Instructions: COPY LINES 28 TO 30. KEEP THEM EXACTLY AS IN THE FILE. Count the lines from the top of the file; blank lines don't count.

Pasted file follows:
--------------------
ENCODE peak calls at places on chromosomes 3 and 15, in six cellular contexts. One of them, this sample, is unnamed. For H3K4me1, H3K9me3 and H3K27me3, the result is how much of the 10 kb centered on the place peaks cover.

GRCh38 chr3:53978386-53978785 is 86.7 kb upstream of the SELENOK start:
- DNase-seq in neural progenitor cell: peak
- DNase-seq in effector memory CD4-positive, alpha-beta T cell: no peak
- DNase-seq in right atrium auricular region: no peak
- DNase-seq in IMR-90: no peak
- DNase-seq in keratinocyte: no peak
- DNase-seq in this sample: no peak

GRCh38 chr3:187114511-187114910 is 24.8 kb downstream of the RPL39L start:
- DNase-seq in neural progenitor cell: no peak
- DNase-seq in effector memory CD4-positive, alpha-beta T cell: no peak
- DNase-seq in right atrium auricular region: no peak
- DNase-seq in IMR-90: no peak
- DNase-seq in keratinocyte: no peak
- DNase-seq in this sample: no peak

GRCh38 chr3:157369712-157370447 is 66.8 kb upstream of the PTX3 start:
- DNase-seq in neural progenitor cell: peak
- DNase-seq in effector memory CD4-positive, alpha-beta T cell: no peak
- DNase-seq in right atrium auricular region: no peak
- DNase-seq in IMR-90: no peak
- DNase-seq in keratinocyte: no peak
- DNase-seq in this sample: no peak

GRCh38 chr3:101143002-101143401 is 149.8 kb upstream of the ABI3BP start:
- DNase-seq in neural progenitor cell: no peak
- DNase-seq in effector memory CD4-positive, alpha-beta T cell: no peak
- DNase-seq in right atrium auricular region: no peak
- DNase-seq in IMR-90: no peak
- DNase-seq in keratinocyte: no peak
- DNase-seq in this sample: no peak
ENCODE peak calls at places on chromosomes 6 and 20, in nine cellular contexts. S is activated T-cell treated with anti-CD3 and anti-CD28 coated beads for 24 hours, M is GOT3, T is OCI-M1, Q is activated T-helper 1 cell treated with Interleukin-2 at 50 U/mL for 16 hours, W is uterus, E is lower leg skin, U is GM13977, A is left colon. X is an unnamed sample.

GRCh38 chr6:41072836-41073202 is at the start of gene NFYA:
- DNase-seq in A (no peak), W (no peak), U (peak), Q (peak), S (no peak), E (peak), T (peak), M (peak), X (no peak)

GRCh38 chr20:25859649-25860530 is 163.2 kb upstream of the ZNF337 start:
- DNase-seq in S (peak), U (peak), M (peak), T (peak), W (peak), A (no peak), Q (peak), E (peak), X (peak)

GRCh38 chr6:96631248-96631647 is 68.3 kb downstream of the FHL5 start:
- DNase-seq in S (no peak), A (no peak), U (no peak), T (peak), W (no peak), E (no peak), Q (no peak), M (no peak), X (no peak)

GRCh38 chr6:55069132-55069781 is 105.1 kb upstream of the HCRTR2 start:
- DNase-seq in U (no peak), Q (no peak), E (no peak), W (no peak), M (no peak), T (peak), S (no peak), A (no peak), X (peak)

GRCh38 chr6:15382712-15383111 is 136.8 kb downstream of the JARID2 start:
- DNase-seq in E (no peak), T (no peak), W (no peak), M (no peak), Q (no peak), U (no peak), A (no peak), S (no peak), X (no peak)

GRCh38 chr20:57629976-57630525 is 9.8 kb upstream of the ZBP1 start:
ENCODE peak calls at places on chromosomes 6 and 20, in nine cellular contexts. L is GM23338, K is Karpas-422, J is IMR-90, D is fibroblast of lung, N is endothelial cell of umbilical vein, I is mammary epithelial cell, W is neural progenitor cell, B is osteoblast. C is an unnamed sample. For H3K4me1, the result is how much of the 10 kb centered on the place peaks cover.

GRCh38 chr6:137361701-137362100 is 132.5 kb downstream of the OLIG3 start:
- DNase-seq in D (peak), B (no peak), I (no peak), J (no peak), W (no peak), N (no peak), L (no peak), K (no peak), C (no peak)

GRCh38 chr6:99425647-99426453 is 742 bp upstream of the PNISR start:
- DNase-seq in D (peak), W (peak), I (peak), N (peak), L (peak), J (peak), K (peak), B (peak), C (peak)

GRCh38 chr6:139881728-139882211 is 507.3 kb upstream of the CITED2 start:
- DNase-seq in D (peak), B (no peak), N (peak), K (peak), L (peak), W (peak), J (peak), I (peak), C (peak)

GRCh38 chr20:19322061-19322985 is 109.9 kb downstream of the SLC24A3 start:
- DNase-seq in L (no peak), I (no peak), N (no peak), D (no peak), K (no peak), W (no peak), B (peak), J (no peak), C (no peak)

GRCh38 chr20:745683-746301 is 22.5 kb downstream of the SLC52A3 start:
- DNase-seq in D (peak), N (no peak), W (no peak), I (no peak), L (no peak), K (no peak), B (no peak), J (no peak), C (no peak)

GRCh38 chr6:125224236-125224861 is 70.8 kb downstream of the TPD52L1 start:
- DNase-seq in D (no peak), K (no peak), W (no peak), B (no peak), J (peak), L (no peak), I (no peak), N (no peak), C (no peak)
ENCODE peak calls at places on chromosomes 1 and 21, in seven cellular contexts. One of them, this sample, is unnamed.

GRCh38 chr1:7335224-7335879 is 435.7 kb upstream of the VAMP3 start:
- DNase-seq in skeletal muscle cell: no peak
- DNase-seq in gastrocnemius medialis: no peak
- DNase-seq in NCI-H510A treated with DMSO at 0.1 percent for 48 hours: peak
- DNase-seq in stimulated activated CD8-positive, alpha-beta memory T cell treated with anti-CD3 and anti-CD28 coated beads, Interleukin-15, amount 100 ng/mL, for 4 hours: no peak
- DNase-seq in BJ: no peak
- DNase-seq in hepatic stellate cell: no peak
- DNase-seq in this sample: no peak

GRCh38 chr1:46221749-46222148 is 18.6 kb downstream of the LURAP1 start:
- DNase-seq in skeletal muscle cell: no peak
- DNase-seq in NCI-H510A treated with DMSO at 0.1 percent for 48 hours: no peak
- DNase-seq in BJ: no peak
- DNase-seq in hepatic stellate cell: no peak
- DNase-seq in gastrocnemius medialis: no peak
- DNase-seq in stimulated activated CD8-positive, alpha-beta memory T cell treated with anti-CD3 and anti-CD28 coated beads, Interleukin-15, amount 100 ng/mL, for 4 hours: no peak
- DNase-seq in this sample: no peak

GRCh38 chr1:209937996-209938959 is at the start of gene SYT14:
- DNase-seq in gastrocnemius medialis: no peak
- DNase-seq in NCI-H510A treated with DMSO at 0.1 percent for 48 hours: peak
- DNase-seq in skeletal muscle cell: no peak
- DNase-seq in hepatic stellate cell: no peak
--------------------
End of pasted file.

- DNase-seq in keratinocyte: no peak
- DNase-seq in this sample: no peak
ENCODE peak calls at places on chromosomes 6 and 20, in nine cellular contexts. S is activated T-cell treated with anti-CD3 and anti-CD28 coated beads for 24 hours, M is GOT3, T is OCI-M1, Q is activated T-helper 1 cell treated with Interleukin-2 at 50 U/mL for 16 hours, W is uterus, E is lower leg skin, U is GM13977, A is left colon. X is an unnamed sample.